As Circuit des Yeux, Haley Fohr has forged a sound of grandiose transcendence over a number of albums now, her huge voice driving her particular blend of krautrock and psych-folk. A well-established figure in the Chicago experimental scene, Fohr’s live sets carry a foreboding allure, her huge, operatic singing summoning numinous forces.
On her 4th LP -io her music at points becomes even grander – somehow – almost overwhelming the listener. At points it is an ordeal – but in a deliberate way.
The album notes warn you to take a break about halfway through the first listen. It’s described as an album to be listened to in the dark and alone so that you can be immersed in what is, ultimately, Fohr’s expression of trauma and grief.
Before the pandemic begun, Fohr lost a close friend. She was unable to write or perform for months in what was her longest fallow creative period since she her first depressive experience aged 17. The pandemic wouldn’t have helped.
“I was haunted by memories in the pandemic,” she says. “As someone with PTSD, memories are all twisted up inside of me in a way that doesn’t help my higher self. Making this album was once again an exercise of trying to relieve myself of some of that darkness in a way that music has always done for me.”
It’s an album that bears the marks of lockdown. She wrote it alone, diverging from her hitherto collaborative approach. Although written fo a 23-piece orchestra, she could only record with six players at a time due to social distancing measures. She worked with renowned jazz, classical and experimental instrumentalists to build the album in layers instead.
From the off, on opening track ‘Tonglen | In Vain’, it’s clear that the sound isn’t diminished as a result, with crescendoing synths and strings echoing a cinema’s pre-film blast of sound. On ‘Vanishing’, the first major single from the album, there is immediate drive, with a punchy violin riff and her swooning vocals sounding almost like a James Bond soundtrack. For an album created out of trauma, ‘Vanishing’ doesn’t so much glide way as announce Fohr’s grief in an almost cinematic way.
If this album is supposed to challenge us by immersing us in her trauma, it does at least pull you in first. The following track, ‘Dogma’, continues as such, with kraut-y drums and spaghetti-western guitar propelling you behind Fohr as she journeys “out of space, out of time, looking for the sight, out of sight, out of mind”. She is being dragged into grief, mastered by it, “like a dog on a leash” and she’s pulling us along with her.
It’s on ‘The Chase’ that the claustrophobia of her mental state begins to overwhelm. Her whispers over unsettling, jangly guitars become subsumed by pulsing drums and discordant organ, suddenly transforming into a powerful operatic croon.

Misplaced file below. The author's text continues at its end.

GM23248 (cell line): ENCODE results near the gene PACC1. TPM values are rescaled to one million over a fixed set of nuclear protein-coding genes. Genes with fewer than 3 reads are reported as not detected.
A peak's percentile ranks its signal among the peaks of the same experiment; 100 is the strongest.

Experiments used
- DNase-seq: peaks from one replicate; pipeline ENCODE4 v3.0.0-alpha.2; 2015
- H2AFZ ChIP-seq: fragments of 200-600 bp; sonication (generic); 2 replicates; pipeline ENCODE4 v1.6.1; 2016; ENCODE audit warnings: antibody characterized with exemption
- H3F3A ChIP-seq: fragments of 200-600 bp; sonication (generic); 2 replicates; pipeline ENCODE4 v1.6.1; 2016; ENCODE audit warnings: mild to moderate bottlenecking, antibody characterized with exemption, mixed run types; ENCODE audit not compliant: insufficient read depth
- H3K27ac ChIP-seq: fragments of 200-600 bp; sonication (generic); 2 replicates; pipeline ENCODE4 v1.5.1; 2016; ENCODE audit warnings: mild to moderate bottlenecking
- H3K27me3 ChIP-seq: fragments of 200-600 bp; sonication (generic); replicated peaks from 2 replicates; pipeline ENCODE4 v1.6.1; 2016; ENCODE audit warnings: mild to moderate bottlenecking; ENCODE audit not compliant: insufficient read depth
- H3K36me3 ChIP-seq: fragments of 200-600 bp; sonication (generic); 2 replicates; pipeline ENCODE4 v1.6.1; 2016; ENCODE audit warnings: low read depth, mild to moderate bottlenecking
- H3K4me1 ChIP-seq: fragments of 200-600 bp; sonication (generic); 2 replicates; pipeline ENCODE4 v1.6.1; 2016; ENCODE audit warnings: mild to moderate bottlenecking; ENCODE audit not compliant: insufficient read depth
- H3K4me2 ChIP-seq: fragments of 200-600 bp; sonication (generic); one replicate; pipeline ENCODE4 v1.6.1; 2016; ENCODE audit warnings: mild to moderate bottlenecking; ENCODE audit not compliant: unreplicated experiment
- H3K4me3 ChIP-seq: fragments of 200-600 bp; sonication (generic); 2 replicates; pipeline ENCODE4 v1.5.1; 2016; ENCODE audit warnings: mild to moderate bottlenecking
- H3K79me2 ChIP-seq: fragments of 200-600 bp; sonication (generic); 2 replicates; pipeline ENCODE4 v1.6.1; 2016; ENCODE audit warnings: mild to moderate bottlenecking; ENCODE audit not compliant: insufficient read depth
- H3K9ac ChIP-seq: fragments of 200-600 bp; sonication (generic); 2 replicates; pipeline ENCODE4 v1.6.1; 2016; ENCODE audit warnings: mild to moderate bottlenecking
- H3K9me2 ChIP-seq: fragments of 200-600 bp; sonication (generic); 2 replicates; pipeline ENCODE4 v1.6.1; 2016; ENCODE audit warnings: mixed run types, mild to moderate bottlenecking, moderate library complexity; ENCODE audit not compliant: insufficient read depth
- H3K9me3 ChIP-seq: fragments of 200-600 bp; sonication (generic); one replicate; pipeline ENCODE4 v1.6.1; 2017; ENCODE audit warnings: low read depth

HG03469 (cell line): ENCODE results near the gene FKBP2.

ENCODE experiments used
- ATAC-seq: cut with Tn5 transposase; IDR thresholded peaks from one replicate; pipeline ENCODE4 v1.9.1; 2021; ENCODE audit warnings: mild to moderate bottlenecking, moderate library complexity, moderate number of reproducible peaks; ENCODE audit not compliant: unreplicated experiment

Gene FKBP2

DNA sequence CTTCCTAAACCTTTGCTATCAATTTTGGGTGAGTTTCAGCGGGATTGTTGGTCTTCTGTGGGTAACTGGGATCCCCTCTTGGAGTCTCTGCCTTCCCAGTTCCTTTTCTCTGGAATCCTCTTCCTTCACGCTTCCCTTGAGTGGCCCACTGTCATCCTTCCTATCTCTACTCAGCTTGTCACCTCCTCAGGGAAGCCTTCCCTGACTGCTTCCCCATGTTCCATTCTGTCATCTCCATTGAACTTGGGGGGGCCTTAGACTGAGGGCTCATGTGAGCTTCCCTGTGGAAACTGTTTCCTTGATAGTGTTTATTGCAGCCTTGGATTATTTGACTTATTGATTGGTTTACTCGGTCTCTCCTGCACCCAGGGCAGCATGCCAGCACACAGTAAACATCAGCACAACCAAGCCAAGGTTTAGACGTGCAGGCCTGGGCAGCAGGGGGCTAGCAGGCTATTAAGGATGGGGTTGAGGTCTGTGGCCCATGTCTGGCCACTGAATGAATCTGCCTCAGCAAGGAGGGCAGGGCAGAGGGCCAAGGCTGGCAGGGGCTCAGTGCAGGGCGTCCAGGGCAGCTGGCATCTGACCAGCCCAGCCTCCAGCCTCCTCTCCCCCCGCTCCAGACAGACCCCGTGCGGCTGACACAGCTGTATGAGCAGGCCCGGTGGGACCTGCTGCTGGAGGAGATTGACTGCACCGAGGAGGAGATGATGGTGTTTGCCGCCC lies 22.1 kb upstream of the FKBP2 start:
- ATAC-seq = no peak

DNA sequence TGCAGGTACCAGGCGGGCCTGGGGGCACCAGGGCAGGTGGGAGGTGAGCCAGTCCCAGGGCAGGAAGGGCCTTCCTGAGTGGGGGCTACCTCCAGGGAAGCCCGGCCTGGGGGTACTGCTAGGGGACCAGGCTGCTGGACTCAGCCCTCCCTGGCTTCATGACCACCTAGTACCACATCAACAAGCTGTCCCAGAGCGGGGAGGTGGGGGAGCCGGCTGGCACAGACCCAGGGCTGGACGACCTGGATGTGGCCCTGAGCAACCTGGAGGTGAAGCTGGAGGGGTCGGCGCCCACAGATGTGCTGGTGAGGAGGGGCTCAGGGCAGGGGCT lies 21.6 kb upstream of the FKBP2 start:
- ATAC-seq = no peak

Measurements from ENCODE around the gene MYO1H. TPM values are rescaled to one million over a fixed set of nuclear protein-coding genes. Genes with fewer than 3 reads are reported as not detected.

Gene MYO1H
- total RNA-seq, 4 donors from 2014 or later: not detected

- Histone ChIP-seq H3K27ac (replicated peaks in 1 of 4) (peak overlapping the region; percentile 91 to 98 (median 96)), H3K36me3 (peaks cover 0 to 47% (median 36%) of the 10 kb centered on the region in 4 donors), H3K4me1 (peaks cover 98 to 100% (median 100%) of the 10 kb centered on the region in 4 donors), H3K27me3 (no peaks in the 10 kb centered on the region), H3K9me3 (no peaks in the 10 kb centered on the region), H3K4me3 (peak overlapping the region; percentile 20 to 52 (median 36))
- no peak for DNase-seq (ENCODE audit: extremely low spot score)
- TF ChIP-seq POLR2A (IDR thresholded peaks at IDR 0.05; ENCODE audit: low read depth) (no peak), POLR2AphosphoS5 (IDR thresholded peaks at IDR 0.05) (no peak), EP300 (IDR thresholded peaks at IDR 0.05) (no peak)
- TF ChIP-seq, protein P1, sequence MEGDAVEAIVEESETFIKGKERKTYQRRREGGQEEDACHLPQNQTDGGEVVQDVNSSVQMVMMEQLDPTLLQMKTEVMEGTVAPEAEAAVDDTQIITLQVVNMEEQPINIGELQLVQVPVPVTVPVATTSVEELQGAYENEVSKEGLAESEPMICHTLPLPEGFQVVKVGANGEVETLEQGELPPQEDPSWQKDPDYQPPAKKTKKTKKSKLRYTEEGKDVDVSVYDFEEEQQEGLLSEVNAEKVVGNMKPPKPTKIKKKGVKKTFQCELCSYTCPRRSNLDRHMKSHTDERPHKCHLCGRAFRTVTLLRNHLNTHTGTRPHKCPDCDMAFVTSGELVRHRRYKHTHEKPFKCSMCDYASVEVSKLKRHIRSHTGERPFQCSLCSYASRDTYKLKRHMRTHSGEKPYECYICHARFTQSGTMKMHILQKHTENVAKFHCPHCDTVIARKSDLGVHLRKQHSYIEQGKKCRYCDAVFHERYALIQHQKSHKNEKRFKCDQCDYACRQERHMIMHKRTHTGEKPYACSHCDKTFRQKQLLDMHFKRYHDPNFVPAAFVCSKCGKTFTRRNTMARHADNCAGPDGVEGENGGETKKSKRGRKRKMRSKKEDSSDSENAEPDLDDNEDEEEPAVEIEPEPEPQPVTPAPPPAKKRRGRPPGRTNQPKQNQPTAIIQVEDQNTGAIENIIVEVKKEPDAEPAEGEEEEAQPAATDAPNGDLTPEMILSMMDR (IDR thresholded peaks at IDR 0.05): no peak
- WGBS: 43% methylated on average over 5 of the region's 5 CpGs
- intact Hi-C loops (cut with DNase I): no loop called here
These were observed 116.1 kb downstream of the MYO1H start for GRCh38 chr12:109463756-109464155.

It’s then on ‘Sculpting the Exodus’ that the album reaches its pinnacle. With keyboards rippling like memories floating away, she wonders if “the signal [is] fading”, but the “signal keeps on repeating” as the song grows on a wave of strings. It’s the most fully fleshed track on the album, with the lyrics grappling with grief and memory, trying to release both but at the same time hanging onto them with her all.
On the second half of the album the momentum switches, with her voice taking an even more central role and the instrumentals becoming more sparse. If the first half draws us into her grief, the second expresses her grappling with it.
On ‘Walking Toward Water’ her voices is at its most expressive, as over icy synths she heads into the darkest point of her trauma with the memory of her lost friend at its strongest – she is “breaking as your fingers fit into mine”. On ‘Neutron Star’ she finds solace in conflating the quotidian with the cosmic in her grief, with her friend becoming a star born out of “mass unconstrained”, but gravity “gets dressed” as she heads out from the “table with the hour” leaving Fohr behind, who sings “and now I miss you”.
For an artist who excels in the grandiose, it is these tender moments towards the close of the album that linger. The layers of her grief gradually unfurl until on penultimate track ‘Stranger’ until you are left with just her voice and a piano, for a hushed ballad.
Although it’s not a live album, the track nonetheless leaves you in suspense, as though you could hear a pin drop. As her vocals torturously bellow throughout her colossal range, her pain is laid bare. She returned her grief from the cosmic to the mundane “on 21st street” where she passes a woman “just passing by”, now a “sister” rather than a star.
She closes with folksy ‘Oracle Song’ where over an acoustic guitar her voice enters a strangely normal register. Here her grief is transformed into something else, a warning to her 17-year old self, the previous incarnation of her despair.
“You’ll keep your body and restore your soul six times in your life, each time will be more bold”, she sings.
Having delved into the deepest trenches of her grief, she has now come to accept and transcend it. In luring us into the depths of this trauma, she invites us to do the same.